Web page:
Affordable, acceptable and appropriate access to health services for country people was the central theme to emerge at the recent annual gathering of the Council of the National Rural Health Alliance. In his editorial in this issue of Partyline the Alliance’s Interim CEO Mark Diamond outlines the outcomes of this major meeting.
We learn about roving podiatrist, Sara Coombes, whose foot care services for diabetic patients living in remote Indigenous communities in the Northern Territory are reducing the risks of infection, complications and amputation.
The Royal Flying Doctor Service outlines how corporate partnerships are bringing new income streams and enabling it to expand services, while also bringing value to the corporate partners.
Articles from the Rural Doctors’ Association of Australia and the Royal Australian College of General Practitioners both refer to the imminent appointment of a National Rural Health Commissioner and the implementation of a national Rural Generalist Pathway. The RDAA argues that it will be critical for the Commissioner to work actively for strategies that deliver more of all types of health practitioners to rural and remote Australia. The RACGP has released a position statement on rural generalism that sets out the parameters to be considered in determining the Rural Generalist Pathway.
From country kid to rural doctor? Since 2000, more than 2,000 medical students with a rural background have graduated from university with support from the Rural Australia Medical Undergraduate Scholarship (RAMUS) Scheme. A research project has investigated whether the Scheme has impacted on the doctor shortage in rural and remote Australia.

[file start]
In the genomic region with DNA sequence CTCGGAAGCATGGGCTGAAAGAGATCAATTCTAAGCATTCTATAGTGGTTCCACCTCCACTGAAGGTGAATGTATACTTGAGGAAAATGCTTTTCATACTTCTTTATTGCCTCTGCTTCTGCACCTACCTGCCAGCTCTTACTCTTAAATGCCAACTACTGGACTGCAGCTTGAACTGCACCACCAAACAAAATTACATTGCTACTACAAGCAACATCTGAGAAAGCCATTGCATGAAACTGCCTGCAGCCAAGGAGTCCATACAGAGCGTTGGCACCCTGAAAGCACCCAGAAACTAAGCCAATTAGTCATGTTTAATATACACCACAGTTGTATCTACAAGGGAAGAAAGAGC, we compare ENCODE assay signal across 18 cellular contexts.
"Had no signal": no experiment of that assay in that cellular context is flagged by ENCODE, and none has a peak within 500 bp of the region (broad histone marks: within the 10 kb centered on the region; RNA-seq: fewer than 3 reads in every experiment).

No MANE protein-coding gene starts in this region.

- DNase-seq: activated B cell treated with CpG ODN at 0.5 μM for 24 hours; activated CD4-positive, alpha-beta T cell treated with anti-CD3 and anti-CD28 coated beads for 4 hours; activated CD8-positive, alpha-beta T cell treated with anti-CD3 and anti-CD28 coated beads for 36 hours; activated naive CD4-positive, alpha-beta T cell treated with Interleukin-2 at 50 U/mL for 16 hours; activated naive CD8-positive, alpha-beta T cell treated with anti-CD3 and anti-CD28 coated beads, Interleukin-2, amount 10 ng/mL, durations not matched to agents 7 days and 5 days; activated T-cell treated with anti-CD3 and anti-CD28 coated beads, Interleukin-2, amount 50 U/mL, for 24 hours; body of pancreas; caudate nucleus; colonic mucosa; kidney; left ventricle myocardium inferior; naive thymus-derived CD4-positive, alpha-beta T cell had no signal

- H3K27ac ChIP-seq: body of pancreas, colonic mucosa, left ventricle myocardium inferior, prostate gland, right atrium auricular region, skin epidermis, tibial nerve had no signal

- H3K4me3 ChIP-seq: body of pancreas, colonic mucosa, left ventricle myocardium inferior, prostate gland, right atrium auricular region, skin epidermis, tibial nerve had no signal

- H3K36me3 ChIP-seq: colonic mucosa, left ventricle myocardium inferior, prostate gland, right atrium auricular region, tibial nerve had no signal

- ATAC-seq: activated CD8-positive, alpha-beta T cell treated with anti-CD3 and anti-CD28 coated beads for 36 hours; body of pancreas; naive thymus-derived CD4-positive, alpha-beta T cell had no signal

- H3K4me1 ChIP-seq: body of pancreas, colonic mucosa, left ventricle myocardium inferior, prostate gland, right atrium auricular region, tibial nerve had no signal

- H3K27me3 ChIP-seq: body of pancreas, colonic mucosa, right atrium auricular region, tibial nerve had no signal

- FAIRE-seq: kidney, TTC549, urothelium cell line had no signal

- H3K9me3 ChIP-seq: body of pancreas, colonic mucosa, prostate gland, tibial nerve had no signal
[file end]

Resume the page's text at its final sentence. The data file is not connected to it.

This Partyline also reports on medical student volunteers taking part in an immersion program in the Anangu Pitjantjatjara and Yankunytjatjara Lands in which they learn about community life and culture and deliver an interactive and fund holiday program for the local children.
NBN Co reports on its new wholesale plans for the Sky Muster satellite service which should deliver better value broadband to homes and businesses in rural and remote Australia.
We congratulate the Australian Indigenous HealthInfoNet which this month is celebrating 20 years of bringing evidence-based knowledge and information about Aboriginal and Torres Strait Islander health to the health sector.
Coming up in October is Anti-Poverty Week, an opportunity to speak out about causes and consequences of poverty in rural and remote Australia. And in November there will be a workshop to contribute to developing and action plan to guide equity of access and outcomes for older people in regional, rural and remote Australia.
For these stories and more, visit http://ruralhealth.org.au/partyline/